How to Manage Pests

Pests in Gardens and Landscapes

Pruning apple and pear trees

Pruning mature trees consists of balancing vegetative growth with bearing wood. Apple and pear trees normally bear on the terminal end of spurs located on wood 2 years old or older. Fruit spurs are productive for at least 5 years and longer, although the best production is from fruit wood that is 3 to 5 years old. As the trees reach 6 to 8 years of age, you should start to renew the fruiting spurs by pruning out one-third to one-fifth of the older fruit wood. Avoid cutting out large scaffold limbs because they tend to decay. Also avoid cutting into the branch bark ridge, which is where new tissue that promotes wound closure originates.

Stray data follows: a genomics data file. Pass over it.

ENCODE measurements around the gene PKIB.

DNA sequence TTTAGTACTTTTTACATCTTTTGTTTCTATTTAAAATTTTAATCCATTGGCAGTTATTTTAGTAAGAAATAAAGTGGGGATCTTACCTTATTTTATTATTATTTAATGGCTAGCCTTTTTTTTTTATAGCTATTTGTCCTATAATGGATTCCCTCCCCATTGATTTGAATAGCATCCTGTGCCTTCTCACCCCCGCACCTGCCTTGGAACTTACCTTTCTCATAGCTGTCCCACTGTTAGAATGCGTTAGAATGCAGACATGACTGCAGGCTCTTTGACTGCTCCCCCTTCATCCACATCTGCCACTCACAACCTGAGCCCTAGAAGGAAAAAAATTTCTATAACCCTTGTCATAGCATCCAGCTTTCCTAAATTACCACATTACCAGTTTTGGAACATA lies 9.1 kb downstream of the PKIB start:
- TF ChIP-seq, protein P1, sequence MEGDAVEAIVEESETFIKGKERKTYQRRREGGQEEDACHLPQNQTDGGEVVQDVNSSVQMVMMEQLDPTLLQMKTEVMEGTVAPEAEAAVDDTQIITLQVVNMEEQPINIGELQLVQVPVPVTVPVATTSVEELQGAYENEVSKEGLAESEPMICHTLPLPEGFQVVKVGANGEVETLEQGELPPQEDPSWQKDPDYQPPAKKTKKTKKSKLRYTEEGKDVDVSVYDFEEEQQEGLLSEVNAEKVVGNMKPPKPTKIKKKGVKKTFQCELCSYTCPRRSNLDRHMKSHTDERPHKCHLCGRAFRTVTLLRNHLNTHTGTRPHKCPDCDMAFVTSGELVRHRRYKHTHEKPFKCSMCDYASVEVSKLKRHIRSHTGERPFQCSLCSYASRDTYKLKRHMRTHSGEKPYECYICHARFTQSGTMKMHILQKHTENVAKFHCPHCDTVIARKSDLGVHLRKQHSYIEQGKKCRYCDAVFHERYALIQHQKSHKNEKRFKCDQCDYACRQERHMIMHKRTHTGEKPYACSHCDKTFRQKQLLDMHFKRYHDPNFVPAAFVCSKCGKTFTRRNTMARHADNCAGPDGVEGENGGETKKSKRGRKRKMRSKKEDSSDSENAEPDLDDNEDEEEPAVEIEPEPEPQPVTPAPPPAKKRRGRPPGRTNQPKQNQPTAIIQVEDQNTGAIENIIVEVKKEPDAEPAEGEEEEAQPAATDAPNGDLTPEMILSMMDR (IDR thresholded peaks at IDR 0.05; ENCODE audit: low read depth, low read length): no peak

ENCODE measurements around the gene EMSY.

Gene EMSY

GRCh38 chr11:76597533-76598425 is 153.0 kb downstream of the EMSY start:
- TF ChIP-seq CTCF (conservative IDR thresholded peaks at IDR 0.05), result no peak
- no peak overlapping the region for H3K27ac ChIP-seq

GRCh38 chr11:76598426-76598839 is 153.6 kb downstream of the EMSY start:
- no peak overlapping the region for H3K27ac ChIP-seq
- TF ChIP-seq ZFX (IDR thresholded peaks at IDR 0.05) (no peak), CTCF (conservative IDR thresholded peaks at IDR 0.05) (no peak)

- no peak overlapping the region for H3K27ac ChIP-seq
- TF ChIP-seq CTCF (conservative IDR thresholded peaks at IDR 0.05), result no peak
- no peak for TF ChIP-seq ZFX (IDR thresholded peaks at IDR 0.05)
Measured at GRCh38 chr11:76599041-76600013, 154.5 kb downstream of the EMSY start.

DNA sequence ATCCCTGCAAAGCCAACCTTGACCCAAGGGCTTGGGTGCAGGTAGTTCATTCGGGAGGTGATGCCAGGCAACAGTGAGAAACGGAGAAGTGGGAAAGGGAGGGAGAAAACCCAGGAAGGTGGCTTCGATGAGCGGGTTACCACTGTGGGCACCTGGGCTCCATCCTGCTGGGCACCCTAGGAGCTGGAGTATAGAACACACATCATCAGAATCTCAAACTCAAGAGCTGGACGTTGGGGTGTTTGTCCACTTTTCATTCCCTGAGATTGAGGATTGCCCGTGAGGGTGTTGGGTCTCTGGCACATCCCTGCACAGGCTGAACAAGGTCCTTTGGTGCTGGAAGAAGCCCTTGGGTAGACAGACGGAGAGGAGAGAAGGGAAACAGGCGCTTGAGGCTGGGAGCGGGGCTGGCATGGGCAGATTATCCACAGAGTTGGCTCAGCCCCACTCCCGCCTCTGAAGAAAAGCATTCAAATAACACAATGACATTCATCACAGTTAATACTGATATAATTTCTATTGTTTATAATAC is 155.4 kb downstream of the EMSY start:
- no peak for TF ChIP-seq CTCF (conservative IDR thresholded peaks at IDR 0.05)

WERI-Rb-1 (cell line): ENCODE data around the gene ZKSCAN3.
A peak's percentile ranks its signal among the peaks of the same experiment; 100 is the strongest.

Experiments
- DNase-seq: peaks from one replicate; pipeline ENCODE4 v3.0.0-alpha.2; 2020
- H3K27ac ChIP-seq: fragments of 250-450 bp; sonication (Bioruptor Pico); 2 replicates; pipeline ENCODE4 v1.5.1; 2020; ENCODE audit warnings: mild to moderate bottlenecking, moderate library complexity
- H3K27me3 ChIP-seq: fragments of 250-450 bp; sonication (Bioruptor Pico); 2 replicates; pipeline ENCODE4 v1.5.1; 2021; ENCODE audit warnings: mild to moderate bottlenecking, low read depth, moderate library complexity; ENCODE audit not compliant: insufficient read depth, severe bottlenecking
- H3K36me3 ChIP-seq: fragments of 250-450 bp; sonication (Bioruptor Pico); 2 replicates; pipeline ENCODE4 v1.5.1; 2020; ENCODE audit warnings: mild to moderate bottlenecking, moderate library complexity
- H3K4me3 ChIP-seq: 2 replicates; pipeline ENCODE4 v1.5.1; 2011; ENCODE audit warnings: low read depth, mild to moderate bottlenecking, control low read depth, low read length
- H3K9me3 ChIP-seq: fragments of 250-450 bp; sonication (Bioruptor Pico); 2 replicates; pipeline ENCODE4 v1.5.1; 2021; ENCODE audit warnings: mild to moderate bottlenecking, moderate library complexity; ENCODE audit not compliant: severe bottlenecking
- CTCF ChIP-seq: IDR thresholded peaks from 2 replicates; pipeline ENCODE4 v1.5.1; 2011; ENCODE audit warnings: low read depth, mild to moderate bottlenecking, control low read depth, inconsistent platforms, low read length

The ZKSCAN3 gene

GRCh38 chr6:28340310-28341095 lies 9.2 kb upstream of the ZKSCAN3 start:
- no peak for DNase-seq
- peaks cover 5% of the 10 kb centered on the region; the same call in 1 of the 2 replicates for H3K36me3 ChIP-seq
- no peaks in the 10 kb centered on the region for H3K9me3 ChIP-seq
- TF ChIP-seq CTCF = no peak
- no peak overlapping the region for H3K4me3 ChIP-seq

Proper pruning can help prevent diseases such as powdery mildew, fire blight, and bacterial blast and canker. Do not overprune as this may lead to sunburn, which may make trees susceptible to borers.


Statewide IPM Program, Agriculture and Natural Resources, University of California
All contents copyright © 2017 The Regents of the University of California. All rights reserved.

For noncommercial purposes only, any Web site may link directly to this page. FOR ALL OTHER USES or more information, read Legal Notices. Unfortunately, we cannot provide individual solutions to specific pest problems. See our Home page, or in the U.S., contact your local Cooperative Extension office for assistance.

Agriculture and Natural Resources, University of California

Accessibility   Contact webmaster.